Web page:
Should you have defaults styles for `table`?

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Chris Coyier on

Luke Underwood wrote in with an interesting question:

What are the best practices for default <table> styling?

I guess there are three possibilities:

  • Have default styles
  • Don’t
  • Somewhere in between

Luke elaborates:

Our office is split on the idea. In our base templates we currently have no styles being applied to tables by default. You need a class to get it looking pretty (with borders, background colors etc). We use this class primarily on tables used in main content areas.

We front-end devs decided this is best because it means we can easily style custom tables without having to override any default styling. This includes having to override media queries that reduce padding on smaller screens, which would be annoying. We also think it would be important to have a selector on these content tables in case we need to implement JavaScript solutions like responsive table plugins.

The back-end programmers are continually frustrated that they can’t just “dump a table on a page” without it looking good and insist that default table styles are the way to go. Apparently adding a simple class to every table can be difficult, and they think we should have to deal with writing extra css to get around it.

To summarize:

Benefits to having default styles

  • You can just “dump a table” in the HTML and have it look good

Benefits to requiring a class

  • You can have multiple table styles without having to fight against the defaults
  • You may need the selector to find these certain tables

I would add a few other considerations.

What’s the context?

One is to think about the context. Are these tables being stored and displayed as content? Like in articles, documentation, etc. I like staying as class-free inside content as I can. I find classes don’t last as long as content does. Someday, perhaps your .striped-table { } isn’t a thing anymore and a tables revert to some style-less state unintentionally. Default styles would save you from that.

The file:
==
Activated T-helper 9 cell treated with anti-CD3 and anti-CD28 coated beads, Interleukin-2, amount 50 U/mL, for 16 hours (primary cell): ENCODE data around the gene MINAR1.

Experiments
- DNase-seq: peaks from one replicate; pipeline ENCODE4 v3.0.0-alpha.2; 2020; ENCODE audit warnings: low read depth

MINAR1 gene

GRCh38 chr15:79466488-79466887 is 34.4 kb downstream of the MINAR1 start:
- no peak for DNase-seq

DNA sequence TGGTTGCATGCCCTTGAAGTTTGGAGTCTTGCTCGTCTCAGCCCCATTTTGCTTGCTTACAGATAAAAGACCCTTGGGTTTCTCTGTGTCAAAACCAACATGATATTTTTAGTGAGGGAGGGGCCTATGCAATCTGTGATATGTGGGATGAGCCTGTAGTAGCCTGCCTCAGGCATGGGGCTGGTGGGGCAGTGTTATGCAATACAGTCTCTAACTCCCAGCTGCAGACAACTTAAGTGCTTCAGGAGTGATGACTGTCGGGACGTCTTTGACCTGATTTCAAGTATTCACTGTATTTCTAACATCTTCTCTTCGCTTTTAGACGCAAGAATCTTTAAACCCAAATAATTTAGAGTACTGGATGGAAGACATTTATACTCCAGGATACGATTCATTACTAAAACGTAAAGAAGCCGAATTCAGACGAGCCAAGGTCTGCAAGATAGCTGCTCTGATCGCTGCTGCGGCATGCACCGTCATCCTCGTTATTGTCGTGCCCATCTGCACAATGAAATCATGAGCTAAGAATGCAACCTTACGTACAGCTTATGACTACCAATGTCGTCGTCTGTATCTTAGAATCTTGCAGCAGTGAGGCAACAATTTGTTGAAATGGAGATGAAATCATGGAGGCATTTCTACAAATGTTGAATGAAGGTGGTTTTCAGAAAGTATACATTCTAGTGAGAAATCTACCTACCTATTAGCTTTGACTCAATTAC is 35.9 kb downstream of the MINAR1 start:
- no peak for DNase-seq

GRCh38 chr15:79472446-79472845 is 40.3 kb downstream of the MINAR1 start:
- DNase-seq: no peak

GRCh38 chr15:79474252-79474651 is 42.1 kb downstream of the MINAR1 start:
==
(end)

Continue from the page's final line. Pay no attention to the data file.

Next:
Perhaps your content is stored in Markdown, which I highly recommend for long-lasting content. Markdown doesn’t even give you a great way to apply a class to a table, so that’s a consideration.

Is scoping a possibility?

Another consideration is scoping. Perhaps globally you could avoid default styles, but styles that are obviously inside content output areas do have them.

/* Scoped styles to articles */
.this-is-content-or-whatever {
  table {

  th, td {


Kinda like opt-in typography.

Are light default styles a possibility?

In addition to the typical user-agent stylesheet, these go a long way in making a table look presentable:

table {
  border-collapse: collapse;
tr {
  border-bottom: 1px solid #ccc;
th, td {
  text-align: left;
  padding: 4px;

That’s not much to fight against in the case of custom table classes.

What do other sites do?

Luke did some research! Thanks Luke.

Website Default table styles?
Mozilla No
CSS Tricks Yes
Wikipedia No
Google No
eEbay No
Smashing Magazine No
Awwwards No
Twitter No
jQuery Yes
Modernizr No
GitHub No
W3C No
CodePen No
InvisionApp No
Apple No
Yahoo No
Amazon No
PayPal No
NetFlix No
DropBox No
StackOverflow No
Microsoft No
Gumtree No
LinkedIn No No
Bureau of Meteorology No
Tumblr No
Seek No
Commonwealth bank No
The Verge No
SA gov No
MailChimp No
Adobe Yes
Telstra No
Target Yes
JB Hi-fi No

Seems like it’s popular not to use default table styles.

What about resets?

The most popular reset does:

table, caption, tbody, tfoot, thead, tr, th, td {
  margin: 0;
  padding: 0;
  border: 0;
  font-size: 100%;
  font: inherit;
  vertical-align: baseline;
table {
  border-collapse: collapse;
  border-spacing: 0;

That feels a little heavy handed to me.

Normalize doesn’t touch them, which is telling. It means that there isn’t very significant differences (none?) in how default tables are rendered cross-browser, so not much to worry about.

What about the big frameworks?

  • Bootstrap hardly touches default styles for tables, but offers .table, .table-striped, and a handful of others you can opt-in to.
  • Foundation does style default tables right off the bat.

50/50 split.


Personally, I lean toward having default styles for tables, at least in a scoped-to-content-areas way. I don’t use tables for anything but tabular data, and I don’t tend to need a ton of variations on how that tabular data is presented. Even if I did, creating some variations classes wouldn’t be a particularly difficult task.